Re: [ISN] Big companies employing snoopers for staff email

From: InfoSec News (isn@private)
Date: Mon Jul 26 2004 - 03:34:22 PDT

Forwarded from: Jason Coombs PivX Solutions <jcoombs@private>
To: isn@private, isn@private
Cc: pattonme@private

> I'm all for balancing business needs against network security but
> does this strike anyone else as just a little bit unbalanced?

Not at all. E-mail is business communication that may result in legal
liability, binding contracts, and other significant business and legal
risks - while data and information assets stored on hard drives is
only at risk of theft.

Remember that the U.S. “Millennium Digital Commerce Act” (ESIGN) does
not define a digital signature in terms of cryptography or anything
even close to proof that a digital signature is authentic, yet
establishes full force and effect of any handwritten signature for
things like a keypress on a phone - or an e-mail. See:

Compare this to the more technical cryptography-based Digital
Signatures Act passed in Estonia:

In the U.S. we tend to oppose all forms of key escrow, even for
signature purposes where only a certificate would perhaps be escrowed,
and we don't like the idea of creating a special legal status for a
digital signature private key. Instead we create laws that encourage
litigation. This may in fact be a superior system, from an infosec
viewpoint, since it avoids the risks that would otherwise be present
if control over private keys is lost.

Once a private key is used on anything other than a specialized
digital signature device (that does not yet exist) rather than being
used on a vulnerable software-based programmable personal computer,
exclusive control over that key becomes an unknown.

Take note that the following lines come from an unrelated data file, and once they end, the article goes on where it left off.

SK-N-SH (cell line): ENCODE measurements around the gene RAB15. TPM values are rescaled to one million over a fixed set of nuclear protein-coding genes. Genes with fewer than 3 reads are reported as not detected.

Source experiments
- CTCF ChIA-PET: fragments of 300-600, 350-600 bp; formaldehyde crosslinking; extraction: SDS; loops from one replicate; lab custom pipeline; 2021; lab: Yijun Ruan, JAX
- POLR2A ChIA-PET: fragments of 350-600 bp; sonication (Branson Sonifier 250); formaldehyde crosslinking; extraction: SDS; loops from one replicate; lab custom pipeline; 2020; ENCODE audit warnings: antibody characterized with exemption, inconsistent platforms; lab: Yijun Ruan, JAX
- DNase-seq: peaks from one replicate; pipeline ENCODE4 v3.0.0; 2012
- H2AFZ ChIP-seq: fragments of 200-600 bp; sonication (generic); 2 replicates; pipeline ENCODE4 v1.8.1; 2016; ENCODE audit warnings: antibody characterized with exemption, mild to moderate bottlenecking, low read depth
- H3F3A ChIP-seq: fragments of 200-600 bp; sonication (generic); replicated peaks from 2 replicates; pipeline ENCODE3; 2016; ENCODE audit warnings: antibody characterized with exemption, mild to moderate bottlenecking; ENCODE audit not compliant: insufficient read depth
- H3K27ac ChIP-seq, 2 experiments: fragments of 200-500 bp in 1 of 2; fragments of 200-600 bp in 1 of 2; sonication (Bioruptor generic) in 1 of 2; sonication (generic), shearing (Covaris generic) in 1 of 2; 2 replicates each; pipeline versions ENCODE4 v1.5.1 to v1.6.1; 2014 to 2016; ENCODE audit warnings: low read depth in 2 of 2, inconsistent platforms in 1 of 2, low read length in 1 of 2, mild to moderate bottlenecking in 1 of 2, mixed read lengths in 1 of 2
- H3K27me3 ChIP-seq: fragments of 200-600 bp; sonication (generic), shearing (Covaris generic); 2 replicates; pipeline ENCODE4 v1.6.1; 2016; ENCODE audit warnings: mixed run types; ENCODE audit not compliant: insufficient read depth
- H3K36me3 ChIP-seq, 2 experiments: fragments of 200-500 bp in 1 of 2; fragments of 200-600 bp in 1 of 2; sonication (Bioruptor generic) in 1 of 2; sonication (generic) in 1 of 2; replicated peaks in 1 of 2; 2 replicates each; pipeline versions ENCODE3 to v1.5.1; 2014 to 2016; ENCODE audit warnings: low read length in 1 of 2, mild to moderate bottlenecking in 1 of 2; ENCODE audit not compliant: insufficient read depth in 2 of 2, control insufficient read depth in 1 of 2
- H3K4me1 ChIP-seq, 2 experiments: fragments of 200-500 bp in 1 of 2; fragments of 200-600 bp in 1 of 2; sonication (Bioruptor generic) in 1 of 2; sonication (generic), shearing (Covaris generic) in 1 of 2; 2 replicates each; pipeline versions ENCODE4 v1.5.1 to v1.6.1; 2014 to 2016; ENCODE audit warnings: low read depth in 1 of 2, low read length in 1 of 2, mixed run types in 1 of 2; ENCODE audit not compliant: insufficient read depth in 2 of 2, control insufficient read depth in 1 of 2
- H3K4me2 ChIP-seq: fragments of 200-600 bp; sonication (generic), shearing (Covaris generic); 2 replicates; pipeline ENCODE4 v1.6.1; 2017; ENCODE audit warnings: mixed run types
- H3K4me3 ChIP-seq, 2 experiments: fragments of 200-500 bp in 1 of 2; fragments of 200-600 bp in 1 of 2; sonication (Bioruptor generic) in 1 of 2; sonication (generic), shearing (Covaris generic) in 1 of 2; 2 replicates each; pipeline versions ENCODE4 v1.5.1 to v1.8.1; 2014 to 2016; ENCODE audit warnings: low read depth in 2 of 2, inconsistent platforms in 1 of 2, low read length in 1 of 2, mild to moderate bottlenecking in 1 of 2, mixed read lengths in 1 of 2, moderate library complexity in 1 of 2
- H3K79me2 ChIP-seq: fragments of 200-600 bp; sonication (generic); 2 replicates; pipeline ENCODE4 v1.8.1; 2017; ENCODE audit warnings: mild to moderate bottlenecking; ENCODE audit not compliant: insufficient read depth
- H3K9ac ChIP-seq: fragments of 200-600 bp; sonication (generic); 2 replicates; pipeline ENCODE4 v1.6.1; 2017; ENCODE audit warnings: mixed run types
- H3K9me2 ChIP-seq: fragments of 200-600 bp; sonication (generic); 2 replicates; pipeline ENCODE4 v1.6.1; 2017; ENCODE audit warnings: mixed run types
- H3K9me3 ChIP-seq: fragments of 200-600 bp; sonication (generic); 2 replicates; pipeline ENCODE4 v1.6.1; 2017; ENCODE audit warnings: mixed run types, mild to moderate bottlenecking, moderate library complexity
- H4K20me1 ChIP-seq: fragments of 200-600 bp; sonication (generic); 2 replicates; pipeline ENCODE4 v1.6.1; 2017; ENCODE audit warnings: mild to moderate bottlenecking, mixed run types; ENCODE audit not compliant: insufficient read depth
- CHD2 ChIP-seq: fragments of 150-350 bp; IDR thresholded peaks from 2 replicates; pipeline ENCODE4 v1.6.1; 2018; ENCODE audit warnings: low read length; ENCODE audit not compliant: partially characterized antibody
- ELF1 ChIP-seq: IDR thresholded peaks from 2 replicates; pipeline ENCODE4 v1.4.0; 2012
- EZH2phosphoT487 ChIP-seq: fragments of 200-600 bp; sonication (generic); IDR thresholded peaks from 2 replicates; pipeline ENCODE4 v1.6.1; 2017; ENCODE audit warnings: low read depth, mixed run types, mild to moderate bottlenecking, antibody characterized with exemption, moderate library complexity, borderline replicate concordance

Losing control of data *may* create legal liability in the U.S.,
whereas signing a contract through an e-mail message *does* create

Anyone can forge a CEO's digital signature to bind a company under
contract, including the other party to the contract, and the only
defense the company has in court is proof that there was no business
communication or relationship between the parties to the contract -
how do you show this to a judge unless you are logging everything and
can show what it was that the CEO was actually doing when supposedly
sending the forged e-mails? How do you prove that a mail server did
*not* relay an e-mail as alleged by forged mail headers unless you
have a forensic log with a tamper-proof audit record?

We must therefore monitor, log, and audit *everything* now that the
protections we used to rely on (paper trail for important business
documents, difficulty of intercepting a sample of the CEO's
handwritten signature for forgeries, etc) are irrelevant.


Jason Coombs
Director of Forensic Services
PivX Solutions, Inc.

-----Original Message-----
From: InfoSec News <isn@private>
Date: Fri, 23 Jul 2004 09:34:55 
Subject: Re: [ISN] Big companies employing snoopers for staff email

Forwarded from: matthew patton <pattonme@private>

--- InfoSec News <isn@private> wrote:
> By Jo Best 
> July 19 2004 
> Large companies are now so concerned about the contents of the
> electronic communications leaving their offices that they're
> employing staff to read employees' outgoing emails.
> According to research from Forrester Consulting, 44 per cent of
> large corporations in the US now pay someone to monitor and snoop on
> what's in the company's outgoing mail, with 48 per cent actually
> regularly auditing email content.

Yet information can readily leak through floppies, cdrom's, ftp,
https, or the 'simple' act of outsourcing laptop and desktop support.
If monitoring email were so critical to preventing information
disclosure, where and how do we categorize tens of billion dollar
international companies in say financials or pharacuticals that don't
protect against connection hopping, use telnet and X11 in the clear,
build production and DMZ unix hosts with full development (compilers,
you name it) distributions, send their laptops off to the likes of
Dell with all corporate product, sales, and other proprietary data
still on them and likewise grant these same 3rd parties significant
network access to replicate message stores, add the laptop computer to
the corporate Active Directory domain, load cryptographic identities
and so forth?

I'm all for balancing business needs against network security but does
this strike anyone else as just a little bit unbalanced?

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